Reserve Force pay: what’s in your paycheque?

A soldier from C-Company, 3rd Battalion Princess Patricia?s Canadian Light Infantry, (3PPCLI) oversees the safety of Canadian Armed Forces members during a live fire defensive range during Exercise SABRE STRIKE on June 7, 2017 as part of Operation REASSURANCE. Photo by: MCpl Brandon O'Connell, Image Tech, 3rd Cdn Div PA WA2017-0025-26 ~ Un membre de la compagnie C du 3e Bataillon, Princess Patricia?s Canadian Light Infantry (3PPCLI), veille à la Sécurité des membres des Forces armées canadiennes lors d?un entraînement de tir réel en position défensive au cours de l?exercice SABRE STRIKE, le 7 juin 2017, dans le cadre de l?opération REASSURANCE. Photo : Cplc Brandon O'Connell, technicien en imagerie, AP 3 Div C WA2017-0025-26

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As promised in Canada’s defence policy, Strong, Secure, Engaged, the Canadian Armed Forces has changed how it calculates Reserve Force pay so it aligns with the Regular Force.

While not a pay increase per se, reservists will now receive 7.8 percent more money in their paycheque. Reservists will begin receiving the new rate by the end month pay in August 2019. That rate will be retroactive to 1 April 2019.

What’s changed is the methodology used to calculate pay. Regular Force pay is composed of two parts: base pay plus Military Factor. In the past, Reserve Force pay was a simple 85 percent calculation of the sum of that total. The new methodology means the Reserve Force will have the same base pay as the Regular Force, plus the elements of the Military Factor that apply to reservists.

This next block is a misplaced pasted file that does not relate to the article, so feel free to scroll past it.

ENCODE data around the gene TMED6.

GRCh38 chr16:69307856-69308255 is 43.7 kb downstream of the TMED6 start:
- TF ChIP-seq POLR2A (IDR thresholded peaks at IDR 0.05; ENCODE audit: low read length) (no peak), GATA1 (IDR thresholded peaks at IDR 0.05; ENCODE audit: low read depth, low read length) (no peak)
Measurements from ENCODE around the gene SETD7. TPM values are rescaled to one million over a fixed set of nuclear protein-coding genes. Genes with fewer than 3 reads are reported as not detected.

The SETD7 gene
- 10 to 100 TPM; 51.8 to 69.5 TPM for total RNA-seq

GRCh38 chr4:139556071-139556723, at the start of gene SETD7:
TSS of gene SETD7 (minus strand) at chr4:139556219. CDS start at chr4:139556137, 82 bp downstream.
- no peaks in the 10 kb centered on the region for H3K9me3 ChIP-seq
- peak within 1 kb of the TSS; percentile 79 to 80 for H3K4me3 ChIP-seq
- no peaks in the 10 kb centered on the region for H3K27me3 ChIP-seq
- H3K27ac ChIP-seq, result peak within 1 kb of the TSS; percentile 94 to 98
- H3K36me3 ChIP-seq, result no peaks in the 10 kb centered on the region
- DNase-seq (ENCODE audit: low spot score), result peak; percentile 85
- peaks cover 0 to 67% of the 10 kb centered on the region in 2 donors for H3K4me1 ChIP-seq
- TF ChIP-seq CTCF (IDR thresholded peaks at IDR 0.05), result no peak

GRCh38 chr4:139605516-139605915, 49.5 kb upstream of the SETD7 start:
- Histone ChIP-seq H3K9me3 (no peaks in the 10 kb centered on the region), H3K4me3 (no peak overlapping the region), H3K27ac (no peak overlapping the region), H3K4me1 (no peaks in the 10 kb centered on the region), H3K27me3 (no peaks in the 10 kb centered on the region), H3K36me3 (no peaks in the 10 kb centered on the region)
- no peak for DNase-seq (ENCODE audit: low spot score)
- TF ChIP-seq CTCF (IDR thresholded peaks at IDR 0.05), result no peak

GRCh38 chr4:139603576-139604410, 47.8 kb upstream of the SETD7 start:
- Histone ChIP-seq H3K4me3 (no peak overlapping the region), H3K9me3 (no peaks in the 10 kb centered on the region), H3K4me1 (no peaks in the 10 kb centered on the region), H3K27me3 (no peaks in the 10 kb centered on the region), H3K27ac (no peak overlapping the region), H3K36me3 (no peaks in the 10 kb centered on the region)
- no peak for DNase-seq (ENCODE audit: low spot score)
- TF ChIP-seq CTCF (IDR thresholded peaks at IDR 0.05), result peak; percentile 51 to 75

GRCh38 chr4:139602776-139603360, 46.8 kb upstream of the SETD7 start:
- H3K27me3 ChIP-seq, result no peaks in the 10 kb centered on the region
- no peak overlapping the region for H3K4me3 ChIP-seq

The base salary that all members of the Canadian Armed Forces receive aligns with the salary earned by public servants in comparable roles. The Military Factor is a percentage added on top of the base salary that compensates members for additional requirements that do not affect most public servants. The difference between Reserve and Regular Force members’ pay is the amount of that extra percentage.

The Military Factor is calculated using three military and two additional elements. The military considerations are: personal limitation and liability, separation, and posting turbulence. The two additional elements are overtime and acting for supervisors without an increase in pay.

Reservists cannot be posted to a different geographic location or sent away from their families on an operation or exercise without their personal consent. This is different from Regular Force members, who are expected to move or deploy when directed, often frequently and on short notice. That is reflected in the Military Factor.

The Military Factor for Regular Force members includes all five elements. For Reserve Force members, it includes three: personal limitation and liability, overtime, and acting for supervisors.

The Reserve Force is an integral component of the Canadian Armed Forces. Reservists come from all walks of life, and include students, civil servants, labourers, business people, academics, and former members of the Regular Force. The restructuring of pay is part of an overall vision outlined in Canada’s defence policy, Strong, Secure, Engaged, which includes increasing the Reserve Force by 1,500 members and further integrating reservists into operations.

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